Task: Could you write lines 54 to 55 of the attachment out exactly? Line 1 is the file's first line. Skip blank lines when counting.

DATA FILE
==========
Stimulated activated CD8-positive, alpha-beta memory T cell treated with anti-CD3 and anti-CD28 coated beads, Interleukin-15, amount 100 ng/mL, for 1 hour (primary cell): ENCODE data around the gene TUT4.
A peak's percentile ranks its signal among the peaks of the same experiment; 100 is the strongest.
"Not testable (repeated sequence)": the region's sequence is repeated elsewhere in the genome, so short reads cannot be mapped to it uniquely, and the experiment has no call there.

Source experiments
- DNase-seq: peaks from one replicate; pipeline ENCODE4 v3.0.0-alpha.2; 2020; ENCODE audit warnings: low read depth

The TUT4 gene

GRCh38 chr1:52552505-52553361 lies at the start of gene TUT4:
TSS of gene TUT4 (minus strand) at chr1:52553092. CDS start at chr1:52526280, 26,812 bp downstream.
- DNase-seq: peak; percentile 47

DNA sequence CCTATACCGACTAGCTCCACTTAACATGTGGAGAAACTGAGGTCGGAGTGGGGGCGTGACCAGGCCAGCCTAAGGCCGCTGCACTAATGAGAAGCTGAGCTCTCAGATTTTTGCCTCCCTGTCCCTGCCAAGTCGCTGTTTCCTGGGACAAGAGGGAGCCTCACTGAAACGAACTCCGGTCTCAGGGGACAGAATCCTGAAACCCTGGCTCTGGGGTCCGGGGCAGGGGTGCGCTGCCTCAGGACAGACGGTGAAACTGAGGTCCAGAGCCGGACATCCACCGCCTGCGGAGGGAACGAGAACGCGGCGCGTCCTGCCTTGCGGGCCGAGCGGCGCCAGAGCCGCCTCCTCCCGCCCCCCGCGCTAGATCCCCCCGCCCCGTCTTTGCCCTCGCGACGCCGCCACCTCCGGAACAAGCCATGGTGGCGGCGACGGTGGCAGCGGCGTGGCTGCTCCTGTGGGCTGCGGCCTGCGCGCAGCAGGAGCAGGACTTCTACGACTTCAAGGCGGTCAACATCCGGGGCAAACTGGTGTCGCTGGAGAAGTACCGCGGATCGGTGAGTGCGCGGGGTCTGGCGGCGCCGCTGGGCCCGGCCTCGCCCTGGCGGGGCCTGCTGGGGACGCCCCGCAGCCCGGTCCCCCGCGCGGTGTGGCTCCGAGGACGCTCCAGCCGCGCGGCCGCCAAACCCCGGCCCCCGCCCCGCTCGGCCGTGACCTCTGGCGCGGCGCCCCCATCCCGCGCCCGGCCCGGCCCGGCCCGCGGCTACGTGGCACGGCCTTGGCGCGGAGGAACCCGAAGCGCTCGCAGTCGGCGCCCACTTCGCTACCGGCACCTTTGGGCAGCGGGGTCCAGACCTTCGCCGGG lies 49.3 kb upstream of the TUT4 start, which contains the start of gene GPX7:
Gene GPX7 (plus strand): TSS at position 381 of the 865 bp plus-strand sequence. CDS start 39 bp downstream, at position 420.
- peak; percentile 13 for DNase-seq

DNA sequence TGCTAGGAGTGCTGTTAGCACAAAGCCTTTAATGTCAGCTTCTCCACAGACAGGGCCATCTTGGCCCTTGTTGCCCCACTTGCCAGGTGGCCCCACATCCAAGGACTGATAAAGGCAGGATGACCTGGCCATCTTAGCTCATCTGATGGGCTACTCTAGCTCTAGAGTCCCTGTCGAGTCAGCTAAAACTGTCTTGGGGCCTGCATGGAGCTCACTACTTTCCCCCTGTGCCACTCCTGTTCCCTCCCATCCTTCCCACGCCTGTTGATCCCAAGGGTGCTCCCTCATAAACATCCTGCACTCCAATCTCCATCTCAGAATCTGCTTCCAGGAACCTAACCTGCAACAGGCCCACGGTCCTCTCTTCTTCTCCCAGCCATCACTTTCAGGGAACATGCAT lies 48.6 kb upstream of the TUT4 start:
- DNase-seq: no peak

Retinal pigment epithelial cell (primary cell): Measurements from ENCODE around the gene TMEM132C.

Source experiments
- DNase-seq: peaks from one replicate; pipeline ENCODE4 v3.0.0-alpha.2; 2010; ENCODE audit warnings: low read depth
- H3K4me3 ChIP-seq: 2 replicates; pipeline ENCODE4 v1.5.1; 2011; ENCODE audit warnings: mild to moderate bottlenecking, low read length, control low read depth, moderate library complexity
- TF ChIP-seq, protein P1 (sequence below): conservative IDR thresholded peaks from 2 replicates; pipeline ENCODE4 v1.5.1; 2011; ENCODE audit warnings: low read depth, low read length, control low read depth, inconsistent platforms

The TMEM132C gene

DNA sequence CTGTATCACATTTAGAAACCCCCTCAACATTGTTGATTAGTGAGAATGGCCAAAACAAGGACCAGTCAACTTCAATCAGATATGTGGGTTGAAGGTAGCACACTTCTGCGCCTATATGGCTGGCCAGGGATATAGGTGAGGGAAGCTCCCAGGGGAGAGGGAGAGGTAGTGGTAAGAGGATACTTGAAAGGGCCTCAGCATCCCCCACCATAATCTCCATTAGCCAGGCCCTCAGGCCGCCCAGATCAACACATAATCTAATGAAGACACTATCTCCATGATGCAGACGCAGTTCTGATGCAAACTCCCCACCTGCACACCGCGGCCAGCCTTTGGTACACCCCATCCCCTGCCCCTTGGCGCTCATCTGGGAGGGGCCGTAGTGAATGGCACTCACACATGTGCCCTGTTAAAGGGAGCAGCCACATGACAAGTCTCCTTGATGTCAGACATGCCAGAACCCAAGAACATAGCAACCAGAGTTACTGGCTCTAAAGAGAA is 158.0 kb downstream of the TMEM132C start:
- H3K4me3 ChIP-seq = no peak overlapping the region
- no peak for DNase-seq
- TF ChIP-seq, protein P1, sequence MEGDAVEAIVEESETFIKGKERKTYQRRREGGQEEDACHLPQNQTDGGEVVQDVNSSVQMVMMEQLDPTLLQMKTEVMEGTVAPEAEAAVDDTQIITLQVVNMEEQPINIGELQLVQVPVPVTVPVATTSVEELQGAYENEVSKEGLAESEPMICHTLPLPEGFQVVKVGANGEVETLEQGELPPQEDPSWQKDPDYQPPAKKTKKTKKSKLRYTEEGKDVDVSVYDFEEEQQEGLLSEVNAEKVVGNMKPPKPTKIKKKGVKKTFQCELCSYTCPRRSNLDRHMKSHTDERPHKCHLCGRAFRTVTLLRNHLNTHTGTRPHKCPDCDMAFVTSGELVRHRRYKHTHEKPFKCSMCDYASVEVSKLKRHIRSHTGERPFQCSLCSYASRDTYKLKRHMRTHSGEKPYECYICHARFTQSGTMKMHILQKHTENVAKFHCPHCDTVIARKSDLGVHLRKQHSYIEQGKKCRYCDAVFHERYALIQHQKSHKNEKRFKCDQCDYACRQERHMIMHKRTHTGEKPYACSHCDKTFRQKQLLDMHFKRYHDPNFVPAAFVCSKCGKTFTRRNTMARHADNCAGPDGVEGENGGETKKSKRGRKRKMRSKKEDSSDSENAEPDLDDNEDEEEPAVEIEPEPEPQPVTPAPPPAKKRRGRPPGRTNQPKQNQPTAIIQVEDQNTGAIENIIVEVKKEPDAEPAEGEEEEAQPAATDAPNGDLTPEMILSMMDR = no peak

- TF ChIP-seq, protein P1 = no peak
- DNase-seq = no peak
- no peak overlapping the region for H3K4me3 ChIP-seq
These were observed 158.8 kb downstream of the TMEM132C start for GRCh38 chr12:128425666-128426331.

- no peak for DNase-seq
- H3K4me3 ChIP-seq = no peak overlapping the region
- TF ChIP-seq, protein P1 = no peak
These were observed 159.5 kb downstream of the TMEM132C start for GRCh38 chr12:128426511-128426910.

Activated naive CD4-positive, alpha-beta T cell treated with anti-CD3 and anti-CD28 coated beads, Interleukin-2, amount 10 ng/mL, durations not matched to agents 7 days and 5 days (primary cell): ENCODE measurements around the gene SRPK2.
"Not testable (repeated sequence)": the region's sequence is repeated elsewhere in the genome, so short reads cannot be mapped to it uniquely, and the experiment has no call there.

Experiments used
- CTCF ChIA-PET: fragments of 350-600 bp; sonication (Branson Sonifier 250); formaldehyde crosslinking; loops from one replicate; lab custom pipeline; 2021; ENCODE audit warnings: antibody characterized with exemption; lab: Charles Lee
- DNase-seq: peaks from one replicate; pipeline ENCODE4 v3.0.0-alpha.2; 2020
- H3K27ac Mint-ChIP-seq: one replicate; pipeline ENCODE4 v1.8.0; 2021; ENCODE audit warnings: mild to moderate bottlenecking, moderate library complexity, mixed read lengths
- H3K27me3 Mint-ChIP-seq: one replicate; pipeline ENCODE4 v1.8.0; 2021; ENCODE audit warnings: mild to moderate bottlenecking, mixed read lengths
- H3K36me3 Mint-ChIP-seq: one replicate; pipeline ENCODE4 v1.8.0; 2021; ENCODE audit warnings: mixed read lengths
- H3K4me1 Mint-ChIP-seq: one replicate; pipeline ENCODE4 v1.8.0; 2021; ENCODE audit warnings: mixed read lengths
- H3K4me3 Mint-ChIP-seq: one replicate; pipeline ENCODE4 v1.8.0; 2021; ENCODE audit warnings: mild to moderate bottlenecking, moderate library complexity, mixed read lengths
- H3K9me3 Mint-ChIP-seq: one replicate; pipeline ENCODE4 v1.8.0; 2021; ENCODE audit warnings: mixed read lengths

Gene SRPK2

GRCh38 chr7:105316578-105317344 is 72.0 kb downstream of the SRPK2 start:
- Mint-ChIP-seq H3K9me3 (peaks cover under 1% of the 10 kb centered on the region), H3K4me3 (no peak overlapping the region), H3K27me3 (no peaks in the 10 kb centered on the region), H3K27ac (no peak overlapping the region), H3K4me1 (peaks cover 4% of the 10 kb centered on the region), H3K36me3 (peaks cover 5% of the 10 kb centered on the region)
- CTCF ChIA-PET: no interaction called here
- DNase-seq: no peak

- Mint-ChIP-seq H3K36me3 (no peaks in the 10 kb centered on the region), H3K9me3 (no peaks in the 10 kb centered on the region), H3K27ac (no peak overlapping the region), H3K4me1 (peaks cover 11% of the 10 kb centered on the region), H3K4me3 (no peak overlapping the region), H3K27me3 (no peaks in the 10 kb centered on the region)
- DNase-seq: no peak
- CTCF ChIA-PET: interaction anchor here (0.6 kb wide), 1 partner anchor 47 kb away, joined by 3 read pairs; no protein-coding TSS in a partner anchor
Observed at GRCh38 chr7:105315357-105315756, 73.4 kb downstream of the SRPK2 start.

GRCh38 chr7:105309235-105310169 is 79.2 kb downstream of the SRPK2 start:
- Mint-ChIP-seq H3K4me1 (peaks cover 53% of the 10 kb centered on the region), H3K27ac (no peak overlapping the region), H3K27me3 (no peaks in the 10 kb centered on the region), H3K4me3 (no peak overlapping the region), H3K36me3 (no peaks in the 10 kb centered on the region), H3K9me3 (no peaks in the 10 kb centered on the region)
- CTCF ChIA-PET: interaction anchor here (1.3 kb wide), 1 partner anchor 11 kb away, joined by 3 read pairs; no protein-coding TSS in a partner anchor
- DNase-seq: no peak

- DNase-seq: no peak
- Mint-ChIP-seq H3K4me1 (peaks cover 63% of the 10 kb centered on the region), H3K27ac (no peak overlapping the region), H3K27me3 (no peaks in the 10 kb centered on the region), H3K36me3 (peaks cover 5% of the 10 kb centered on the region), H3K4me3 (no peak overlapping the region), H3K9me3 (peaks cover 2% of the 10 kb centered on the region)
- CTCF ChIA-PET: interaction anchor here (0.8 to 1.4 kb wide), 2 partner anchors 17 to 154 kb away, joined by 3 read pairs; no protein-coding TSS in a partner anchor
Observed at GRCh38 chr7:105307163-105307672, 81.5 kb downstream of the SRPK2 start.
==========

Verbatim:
- Mint-ChIP-seq H3K4me1 (peaks cover 53% of the 10 kb centered on the region), H3K27ac (no peak overlapping the region), H3K27me3 (no peaks in the 10 kb centered on the region), H3K4me3 (no peak overlapping the region), H3K36me3 (no peaks in the 10 kb centered on the region), H3K9me3 (no peaks in the 10 kb centered on the region)
- CTCF ChIA-PET: interaction anchor here (1.3 kb wide), 1 partner anchor 11 kb away, joined by 3 read pairs; no protein-coding TSS in a partner anchor